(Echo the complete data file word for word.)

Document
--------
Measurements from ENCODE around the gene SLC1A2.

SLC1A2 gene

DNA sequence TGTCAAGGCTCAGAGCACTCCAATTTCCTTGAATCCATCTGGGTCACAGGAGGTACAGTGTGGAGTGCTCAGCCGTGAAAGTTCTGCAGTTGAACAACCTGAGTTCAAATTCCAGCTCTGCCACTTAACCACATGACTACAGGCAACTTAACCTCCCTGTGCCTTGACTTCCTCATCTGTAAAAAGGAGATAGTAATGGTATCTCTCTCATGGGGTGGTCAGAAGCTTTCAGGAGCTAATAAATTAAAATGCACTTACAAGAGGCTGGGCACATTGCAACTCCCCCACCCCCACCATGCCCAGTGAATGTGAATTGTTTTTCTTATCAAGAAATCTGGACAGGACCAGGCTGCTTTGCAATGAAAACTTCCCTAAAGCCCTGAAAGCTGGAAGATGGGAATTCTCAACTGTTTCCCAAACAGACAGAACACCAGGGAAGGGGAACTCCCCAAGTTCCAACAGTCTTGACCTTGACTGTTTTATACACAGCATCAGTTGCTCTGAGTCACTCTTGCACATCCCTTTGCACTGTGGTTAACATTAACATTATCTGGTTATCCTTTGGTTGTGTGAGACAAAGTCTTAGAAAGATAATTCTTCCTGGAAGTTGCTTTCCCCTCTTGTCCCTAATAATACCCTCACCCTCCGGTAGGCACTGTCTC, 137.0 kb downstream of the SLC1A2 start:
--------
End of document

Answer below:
Measurements from ENCODE around the gene SLC1A2.

SLC1A2 gene

DNA sequence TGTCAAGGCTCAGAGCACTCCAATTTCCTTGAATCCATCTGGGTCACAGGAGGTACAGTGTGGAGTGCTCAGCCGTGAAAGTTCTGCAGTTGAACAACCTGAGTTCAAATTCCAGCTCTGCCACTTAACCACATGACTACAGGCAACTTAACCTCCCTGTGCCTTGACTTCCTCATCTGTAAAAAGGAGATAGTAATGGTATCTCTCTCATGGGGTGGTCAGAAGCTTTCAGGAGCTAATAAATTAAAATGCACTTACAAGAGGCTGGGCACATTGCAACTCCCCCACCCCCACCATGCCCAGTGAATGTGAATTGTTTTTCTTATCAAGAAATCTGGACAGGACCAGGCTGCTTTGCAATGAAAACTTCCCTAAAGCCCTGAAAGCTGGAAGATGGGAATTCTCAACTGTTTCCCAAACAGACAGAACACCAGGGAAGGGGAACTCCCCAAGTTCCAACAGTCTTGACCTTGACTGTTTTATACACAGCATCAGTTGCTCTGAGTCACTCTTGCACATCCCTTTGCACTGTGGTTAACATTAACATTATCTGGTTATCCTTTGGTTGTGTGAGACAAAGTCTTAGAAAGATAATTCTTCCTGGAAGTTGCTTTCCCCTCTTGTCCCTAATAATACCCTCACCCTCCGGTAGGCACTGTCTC, 137.0 kb downstream of the SLC1A2 start: